OH MY GOODNESS am I so excited to have read Love & Other Perishable Items. I love, love, loved this book. It’s about a young 15 year old girl falling in love with a 21 year old guy. He’s older, obviously. She thinks he hung the moon. Buzo’s writing is intelligent, relatable, and all-consuming. My review is coming soon, but DANG did I feel nervous to write it — how could my review measure up to this incredible book?!

Not only are your books fantastic, but you’ve got some pretty amazing people living within your boundaries. My Aussie book friend Mandee at VeganYANerds gifted me Holier Than Thou by Laura Buzo. Mandee raved about Holier Than Thou in her review — ahhh was I so excited when this arrived in the mail. *happy dance* This one sounds like it is one of the new adult books bridging the gap between young adult and adult fiction. I’m thrilled to have more to read from Buzo — so anxious to start  reading this one:

I warned you, Australia, that this was going to be a love fest. You’ve given me so many books to swoon over. In fact, you’re simply breaking my bank. I feel like a kid in a candy store when I hear about books that are releasing there. Can we strike a deal? How about you release more of your amazing work in the United States? That would make this girl’s heart oh-so-happy.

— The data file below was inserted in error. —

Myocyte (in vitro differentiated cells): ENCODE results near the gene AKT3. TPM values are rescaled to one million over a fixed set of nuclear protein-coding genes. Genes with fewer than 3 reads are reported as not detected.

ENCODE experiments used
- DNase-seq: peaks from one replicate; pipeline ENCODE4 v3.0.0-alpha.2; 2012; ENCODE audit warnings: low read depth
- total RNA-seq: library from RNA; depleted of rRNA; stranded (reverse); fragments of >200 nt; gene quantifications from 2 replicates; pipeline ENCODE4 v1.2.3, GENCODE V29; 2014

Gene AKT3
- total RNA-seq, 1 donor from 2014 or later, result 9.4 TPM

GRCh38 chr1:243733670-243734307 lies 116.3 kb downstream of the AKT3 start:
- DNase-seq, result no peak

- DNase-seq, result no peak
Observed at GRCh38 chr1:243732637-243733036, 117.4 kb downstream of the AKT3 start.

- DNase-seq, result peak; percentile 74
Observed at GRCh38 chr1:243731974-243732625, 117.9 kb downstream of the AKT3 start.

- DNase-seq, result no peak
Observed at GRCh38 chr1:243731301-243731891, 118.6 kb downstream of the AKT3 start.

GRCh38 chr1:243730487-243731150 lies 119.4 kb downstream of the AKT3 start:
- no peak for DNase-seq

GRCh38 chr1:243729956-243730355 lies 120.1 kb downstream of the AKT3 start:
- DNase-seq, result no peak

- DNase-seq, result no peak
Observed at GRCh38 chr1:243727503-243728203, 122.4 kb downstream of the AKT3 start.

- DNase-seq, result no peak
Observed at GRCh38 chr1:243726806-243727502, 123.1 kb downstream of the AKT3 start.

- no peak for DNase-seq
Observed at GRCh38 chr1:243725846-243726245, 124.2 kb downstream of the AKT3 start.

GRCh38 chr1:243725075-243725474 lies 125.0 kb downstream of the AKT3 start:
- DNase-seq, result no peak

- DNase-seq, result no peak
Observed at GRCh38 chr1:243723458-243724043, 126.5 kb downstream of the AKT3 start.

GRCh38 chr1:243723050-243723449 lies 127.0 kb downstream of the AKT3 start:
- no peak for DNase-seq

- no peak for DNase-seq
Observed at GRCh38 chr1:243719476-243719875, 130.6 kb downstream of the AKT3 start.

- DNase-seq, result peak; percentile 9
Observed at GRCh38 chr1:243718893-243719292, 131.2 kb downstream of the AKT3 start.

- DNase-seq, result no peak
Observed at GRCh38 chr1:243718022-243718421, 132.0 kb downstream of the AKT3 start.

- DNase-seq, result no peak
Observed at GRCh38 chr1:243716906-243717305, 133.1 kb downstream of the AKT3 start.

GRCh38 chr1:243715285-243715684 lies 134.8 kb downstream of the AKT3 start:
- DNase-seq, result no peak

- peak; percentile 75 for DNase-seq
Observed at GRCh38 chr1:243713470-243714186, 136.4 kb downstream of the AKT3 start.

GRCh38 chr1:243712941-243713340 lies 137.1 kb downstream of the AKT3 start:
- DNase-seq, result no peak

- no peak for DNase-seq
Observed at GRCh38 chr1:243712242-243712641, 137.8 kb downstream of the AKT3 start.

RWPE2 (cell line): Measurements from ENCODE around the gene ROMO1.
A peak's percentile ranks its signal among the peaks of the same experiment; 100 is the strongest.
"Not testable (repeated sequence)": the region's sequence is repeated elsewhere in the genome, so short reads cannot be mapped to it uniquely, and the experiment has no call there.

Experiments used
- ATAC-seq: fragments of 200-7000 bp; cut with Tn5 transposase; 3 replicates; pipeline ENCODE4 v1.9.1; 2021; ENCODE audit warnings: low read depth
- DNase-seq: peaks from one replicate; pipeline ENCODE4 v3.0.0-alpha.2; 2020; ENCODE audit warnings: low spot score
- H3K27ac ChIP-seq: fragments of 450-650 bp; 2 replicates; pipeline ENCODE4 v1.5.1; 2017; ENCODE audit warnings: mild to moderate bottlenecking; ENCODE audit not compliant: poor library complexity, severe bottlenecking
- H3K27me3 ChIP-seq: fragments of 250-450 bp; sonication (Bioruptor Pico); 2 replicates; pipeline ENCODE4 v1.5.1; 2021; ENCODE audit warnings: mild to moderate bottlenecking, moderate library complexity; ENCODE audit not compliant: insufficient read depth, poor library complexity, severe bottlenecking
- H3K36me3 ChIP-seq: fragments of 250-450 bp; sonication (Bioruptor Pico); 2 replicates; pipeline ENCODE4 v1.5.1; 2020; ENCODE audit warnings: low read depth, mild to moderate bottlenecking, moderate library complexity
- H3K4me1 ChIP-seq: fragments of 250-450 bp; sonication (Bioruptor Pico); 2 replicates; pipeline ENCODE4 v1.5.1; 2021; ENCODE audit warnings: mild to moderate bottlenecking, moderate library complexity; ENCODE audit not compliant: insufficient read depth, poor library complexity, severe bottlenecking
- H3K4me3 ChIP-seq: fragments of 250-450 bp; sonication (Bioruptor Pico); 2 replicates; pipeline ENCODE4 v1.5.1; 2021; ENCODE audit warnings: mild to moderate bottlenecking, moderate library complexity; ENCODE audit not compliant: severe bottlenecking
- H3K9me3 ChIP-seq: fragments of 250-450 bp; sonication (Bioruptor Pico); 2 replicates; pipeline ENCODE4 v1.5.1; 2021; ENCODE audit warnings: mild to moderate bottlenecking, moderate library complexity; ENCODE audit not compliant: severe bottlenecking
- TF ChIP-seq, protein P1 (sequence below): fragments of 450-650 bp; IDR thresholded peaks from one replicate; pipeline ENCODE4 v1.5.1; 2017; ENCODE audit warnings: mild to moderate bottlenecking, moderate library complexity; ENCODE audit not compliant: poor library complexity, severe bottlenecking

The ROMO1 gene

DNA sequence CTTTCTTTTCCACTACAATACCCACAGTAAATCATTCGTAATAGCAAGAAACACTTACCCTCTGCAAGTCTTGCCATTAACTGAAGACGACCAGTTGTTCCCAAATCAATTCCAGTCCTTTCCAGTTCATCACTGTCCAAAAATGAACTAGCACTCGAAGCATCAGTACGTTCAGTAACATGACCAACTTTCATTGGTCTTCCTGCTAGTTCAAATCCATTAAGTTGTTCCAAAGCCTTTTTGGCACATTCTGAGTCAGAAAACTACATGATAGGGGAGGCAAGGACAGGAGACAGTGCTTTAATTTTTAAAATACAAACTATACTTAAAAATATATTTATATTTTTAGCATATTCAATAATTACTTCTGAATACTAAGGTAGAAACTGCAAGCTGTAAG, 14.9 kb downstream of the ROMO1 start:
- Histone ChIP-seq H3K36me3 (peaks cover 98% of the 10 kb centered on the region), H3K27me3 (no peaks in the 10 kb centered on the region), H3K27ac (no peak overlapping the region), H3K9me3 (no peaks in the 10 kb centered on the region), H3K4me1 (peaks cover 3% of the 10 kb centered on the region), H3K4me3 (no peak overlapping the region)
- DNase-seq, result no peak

I haven’t read anything by the following authors yet. That’s all going to change soon since Mandee gifted me with I’ll Tell You Mine and I decided it was a-okay to purchase Raw Blue and Graffiti Moon for my birthday-gift-to-self. I’m linking up a few reviews of each of these books below so you can read about their awesomeness.

books written by australian authors

Reviews for I’ll Tell You Mine:

  • Mandee says, “Pip has created some interesting and genuine characters that any lover of realistic YA fiction will want to get to know.”
  • Cuddlebuggery says, “If you’re a fan of Aussie nov­els, Melina Mar­che­tta, heart-warming tales or good times, then I highly sug­gest you give this one a go.”

Reviews for Raw Blue:

  • April says, “Raw Blue by Kirsty Eagar is very much a quiet, character driven novel…”
  • Ginger says, “It’s the raw, vulnerable words that have stirred something inside me.”
  • Jen says, “There’s really not many words that can express the beauty of this story.”

Reviews for Graffiti Moon:

  • Anna says, “For a gorgeous, romantic book that will make your heart soar, check it out.”
  • Sasha says, “All of the scenes – from the party to the school – felt so right.”
  • Alexa says, “This novel was brilliant, funny and heart-warming.”

Dearest Australia — I thank you on behalf of all readers that love and appreciate the incredible work of your authors. I hope a few more people will be convinced to hunt down some of these books (check your local libraries, folks – they may surprise you!). Every reader needs to have read a good Aussie book!

Most sincerely,

Don’t forget to swing by Alexa Loves Books and Novel Sounds for more Travel Tales posts! Also — Alexa is doing a giveaway! Go enter…